Coping Mechanism: The 3 different types you should know

In life, we go through things that (both negative and positive) that stress us physically and mentally. An example of a negative event is being abused, losing someone and so on. A positive event could be getting married, a new job, moving. With all that happens in our lives, we find a way to manage and cope with these life stress and triggers. What we do to manage them is known as coping mechanism.

What are coping mechanisms?

coping mechanism

Coping mechanisms are the strategies people often use in the face of stress and/or trauma to help manage painful and difficult emotions. It can help people adjust to stressful events while helping them maintain their emotional well-being.

The different types of Coping Mechanisms

While I was reading about this, I came across different types/classes of coping mechanism. It did not have a definite type or classification. However, what I found out is that they are all related, no matter how they are classified. Below are the different types of coping mechanisms:

  • Active and Passive Coping Mechanism
  • Task-oriented, Emotion-oriented and Avoidance-oriented Coping Mechanism
  • Adaptive and Maladaptive Coping Mechanism

Active and Passive Coping Mechanism

coping mechanism, coping
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  • Active Coping Mechanism

Active coping is one in which a person works directly to control a stressor. With this type of coping, the person is aware of the stressor/trigger and finds a way to manage it positively. Active coping strategies are either behavioural or psychological responses designed to change the nature of the stressor itself or how one thinks about it.

For instance, if someone has been through a major loss, they make seek counseling and therapy to help them. Another one is if someone encountered a major debt, they use problem solving strategy to cope with the stress, so they might think of ways to come up with the money.

  • Passive Coping Mechanism

With passive coping, a person removes the responsibility of managing a stressor gives control of their problem to external resources such as other people and environmental factors. Those who use this coping method usually accept that nothing can be done about the stress, so they sometimes depend on others to control the stressor and this affects other areas of their life.

Usually, these kinds of people withdraw and avoid the stressor. They take no actions regarding the stressor; they simply do nothing about it and hope one day they will be fine or they wouldn’t have to face their stressor. This is unhealthy because it doesn’t solve the problem, neither does it help one’s mental state.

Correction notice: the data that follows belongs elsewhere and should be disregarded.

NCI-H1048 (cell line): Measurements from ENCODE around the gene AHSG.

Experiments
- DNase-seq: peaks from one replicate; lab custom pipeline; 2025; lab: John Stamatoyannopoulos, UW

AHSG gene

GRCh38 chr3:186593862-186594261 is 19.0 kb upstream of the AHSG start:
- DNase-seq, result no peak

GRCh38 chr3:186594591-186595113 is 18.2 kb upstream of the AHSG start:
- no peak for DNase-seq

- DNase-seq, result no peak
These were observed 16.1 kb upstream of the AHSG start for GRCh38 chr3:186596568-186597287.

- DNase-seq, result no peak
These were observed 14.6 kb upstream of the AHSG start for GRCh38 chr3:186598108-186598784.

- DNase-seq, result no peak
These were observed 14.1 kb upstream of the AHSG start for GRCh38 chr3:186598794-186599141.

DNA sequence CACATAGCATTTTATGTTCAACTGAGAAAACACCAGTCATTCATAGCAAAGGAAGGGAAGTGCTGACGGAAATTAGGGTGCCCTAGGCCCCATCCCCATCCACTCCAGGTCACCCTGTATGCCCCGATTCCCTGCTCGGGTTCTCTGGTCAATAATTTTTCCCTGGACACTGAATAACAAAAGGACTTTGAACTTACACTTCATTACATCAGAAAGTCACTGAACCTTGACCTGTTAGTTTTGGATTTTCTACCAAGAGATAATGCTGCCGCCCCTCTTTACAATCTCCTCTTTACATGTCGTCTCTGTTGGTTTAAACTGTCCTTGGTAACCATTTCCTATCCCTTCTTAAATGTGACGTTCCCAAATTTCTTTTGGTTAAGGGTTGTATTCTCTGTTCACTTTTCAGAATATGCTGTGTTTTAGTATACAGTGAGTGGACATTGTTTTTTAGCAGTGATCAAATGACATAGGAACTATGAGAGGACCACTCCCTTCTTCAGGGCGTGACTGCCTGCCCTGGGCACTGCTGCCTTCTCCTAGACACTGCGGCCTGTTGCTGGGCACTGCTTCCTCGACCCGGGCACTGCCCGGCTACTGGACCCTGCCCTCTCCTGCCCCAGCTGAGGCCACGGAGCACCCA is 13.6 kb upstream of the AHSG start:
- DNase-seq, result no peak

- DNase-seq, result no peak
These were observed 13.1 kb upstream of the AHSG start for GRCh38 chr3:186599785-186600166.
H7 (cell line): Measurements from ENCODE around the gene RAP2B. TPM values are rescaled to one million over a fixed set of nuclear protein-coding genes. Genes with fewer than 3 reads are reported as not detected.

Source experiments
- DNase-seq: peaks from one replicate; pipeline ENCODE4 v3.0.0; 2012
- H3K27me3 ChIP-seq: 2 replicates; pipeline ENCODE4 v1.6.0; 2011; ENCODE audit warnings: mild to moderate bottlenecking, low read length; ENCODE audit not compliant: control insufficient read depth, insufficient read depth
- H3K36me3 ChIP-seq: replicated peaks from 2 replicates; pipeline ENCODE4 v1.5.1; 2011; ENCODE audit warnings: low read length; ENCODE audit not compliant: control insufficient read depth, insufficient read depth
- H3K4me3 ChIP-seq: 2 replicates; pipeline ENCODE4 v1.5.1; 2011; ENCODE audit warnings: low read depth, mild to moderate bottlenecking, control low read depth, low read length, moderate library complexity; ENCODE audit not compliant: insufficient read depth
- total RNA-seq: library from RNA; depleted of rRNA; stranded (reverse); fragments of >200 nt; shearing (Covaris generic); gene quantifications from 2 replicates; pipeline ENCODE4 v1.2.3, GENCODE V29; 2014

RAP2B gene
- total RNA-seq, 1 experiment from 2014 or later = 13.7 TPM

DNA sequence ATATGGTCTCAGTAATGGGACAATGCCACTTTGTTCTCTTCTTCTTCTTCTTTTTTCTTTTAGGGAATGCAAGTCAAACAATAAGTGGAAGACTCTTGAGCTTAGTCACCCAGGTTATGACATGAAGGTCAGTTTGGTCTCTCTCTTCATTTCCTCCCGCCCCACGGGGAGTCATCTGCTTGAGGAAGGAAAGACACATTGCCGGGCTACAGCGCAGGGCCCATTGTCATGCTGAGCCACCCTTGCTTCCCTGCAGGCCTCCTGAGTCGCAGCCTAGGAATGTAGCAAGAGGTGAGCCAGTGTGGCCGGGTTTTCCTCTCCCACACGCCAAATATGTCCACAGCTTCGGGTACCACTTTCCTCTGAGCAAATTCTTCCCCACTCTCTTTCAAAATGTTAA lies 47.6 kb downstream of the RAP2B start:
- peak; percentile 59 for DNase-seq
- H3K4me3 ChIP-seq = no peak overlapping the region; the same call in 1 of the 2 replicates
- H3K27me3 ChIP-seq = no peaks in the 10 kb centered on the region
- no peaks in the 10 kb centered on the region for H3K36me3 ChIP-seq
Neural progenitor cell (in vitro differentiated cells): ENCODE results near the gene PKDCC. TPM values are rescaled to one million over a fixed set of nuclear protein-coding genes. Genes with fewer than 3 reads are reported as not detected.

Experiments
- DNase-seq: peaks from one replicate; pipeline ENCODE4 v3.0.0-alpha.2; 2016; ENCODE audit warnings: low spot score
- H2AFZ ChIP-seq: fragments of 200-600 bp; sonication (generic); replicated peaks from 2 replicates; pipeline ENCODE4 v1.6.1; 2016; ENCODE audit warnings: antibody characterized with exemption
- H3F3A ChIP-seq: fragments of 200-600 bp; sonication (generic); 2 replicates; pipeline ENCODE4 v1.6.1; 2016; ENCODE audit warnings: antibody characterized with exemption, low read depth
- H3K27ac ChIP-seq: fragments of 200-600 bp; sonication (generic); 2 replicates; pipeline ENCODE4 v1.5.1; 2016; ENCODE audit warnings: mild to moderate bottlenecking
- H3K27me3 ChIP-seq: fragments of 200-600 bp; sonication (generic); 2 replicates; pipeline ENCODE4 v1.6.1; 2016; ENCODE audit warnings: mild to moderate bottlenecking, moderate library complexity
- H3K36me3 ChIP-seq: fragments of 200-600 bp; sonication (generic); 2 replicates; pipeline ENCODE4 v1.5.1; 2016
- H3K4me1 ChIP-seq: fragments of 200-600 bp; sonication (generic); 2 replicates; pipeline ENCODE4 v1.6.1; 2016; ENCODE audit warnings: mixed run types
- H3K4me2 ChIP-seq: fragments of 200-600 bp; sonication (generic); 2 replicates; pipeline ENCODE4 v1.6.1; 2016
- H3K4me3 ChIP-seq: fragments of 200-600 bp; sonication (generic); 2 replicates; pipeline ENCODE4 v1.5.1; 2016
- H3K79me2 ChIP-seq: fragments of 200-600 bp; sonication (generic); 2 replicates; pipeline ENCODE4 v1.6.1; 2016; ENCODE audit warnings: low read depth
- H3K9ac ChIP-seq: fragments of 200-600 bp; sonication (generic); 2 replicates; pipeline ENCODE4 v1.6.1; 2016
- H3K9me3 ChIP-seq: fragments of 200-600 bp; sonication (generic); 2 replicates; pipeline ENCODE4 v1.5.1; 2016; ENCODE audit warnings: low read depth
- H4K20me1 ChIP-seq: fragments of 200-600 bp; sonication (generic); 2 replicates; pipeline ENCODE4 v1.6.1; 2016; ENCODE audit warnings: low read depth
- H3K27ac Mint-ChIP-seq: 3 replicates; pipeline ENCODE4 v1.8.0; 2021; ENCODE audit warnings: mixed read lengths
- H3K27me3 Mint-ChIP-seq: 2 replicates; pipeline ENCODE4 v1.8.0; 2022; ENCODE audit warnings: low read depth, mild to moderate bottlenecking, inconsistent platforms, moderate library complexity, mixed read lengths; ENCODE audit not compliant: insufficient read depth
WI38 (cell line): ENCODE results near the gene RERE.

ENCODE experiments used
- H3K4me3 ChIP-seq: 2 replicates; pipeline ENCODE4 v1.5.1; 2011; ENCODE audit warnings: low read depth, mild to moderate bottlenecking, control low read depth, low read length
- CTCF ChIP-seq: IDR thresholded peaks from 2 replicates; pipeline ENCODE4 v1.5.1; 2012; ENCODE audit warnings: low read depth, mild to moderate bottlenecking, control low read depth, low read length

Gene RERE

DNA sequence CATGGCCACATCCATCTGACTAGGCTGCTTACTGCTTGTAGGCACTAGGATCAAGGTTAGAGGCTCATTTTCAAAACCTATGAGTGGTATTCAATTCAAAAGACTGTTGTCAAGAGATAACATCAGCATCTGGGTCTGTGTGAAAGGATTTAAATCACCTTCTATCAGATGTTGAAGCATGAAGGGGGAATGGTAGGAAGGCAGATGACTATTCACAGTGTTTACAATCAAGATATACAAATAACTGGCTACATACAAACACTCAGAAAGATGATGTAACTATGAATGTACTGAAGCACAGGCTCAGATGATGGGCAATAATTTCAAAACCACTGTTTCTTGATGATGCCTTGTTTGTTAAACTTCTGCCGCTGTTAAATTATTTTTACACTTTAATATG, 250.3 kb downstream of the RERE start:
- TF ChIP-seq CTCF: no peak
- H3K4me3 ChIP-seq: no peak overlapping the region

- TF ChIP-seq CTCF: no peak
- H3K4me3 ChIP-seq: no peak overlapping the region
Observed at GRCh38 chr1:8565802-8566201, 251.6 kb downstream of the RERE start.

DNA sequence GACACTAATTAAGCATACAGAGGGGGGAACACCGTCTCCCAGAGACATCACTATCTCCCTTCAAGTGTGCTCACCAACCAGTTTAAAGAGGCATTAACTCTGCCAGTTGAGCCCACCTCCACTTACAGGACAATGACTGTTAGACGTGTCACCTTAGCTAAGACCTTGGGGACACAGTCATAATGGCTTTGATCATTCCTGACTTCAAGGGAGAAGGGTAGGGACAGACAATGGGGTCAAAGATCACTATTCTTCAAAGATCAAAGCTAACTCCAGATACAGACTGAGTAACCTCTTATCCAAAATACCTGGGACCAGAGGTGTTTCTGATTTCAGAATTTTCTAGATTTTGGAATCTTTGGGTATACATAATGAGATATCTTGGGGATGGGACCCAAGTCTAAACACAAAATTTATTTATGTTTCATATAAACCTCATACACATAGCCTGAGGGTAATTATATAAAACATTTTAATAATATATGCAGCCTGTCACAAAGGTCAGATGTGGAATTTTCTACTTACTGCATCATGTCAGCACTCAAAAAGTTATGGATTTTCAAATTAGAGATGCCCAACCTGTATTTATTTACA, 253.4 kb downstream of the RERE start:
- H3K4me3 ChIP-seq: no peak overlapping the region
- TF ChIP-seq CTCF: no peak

An example is having a health issue that is caused by obesity yet hoping that your health issue will be no more or that there is a drug that can help make you feel better. It’s like having malaria but taking antipyretic drugs instead of antimalarial. The antipyretic would help relieve you of the fever but it doesn’t remove the malaria parasite. That’s an analogy by the way; I hope you get the point.

Task-oriented, Emotion-oriented and Avoidance-oriented Coping Mechanism

coping mechanism, coping
Photo by Engin Akyurt from Pexels
  • Task-oriented Coping

Task-oriented coping involves putting up things in place to solve the situation. They require problem solving. This kind of coping is used when the situation is perceived as controllable. Meaning that if what caused the stress has a solution, then it should be put in place. It involves mental imagery, effort, thought control, seeking support, relaxation and logical analysis.

For instance, if someone got a new job that is quite stressful for them because they use a bus to go to work and they have to be stopped at every bus stop which makes them leave home early and get home late, only to do it all over the next day, the person might have to consider getting a car. To do so, they would have to plan their finances better in other to save for a car.

  • Emotion-oriented Coping

According to American Psychological Association (APA), emotion-oriented coping is a ‘stress-management strategy in which a person focuses on regulating his or her negative emotional reactions to a stressor. Rather than taking actions to change the stressor itself, the individual tries to control feelings using a variety of cognitive and behavioral tools, including meditation and other relaxation techniques, prayer, positive reframing, wishful thinking and other avoidance techniques, self-blame, seeking social support (or conversely engaging in social withdrawal), and talking with others (including mental health care professionals). It has been proposed that emotion-focused coping is used primarily when a person appraises a stressor as beyond his or her capacity to change’.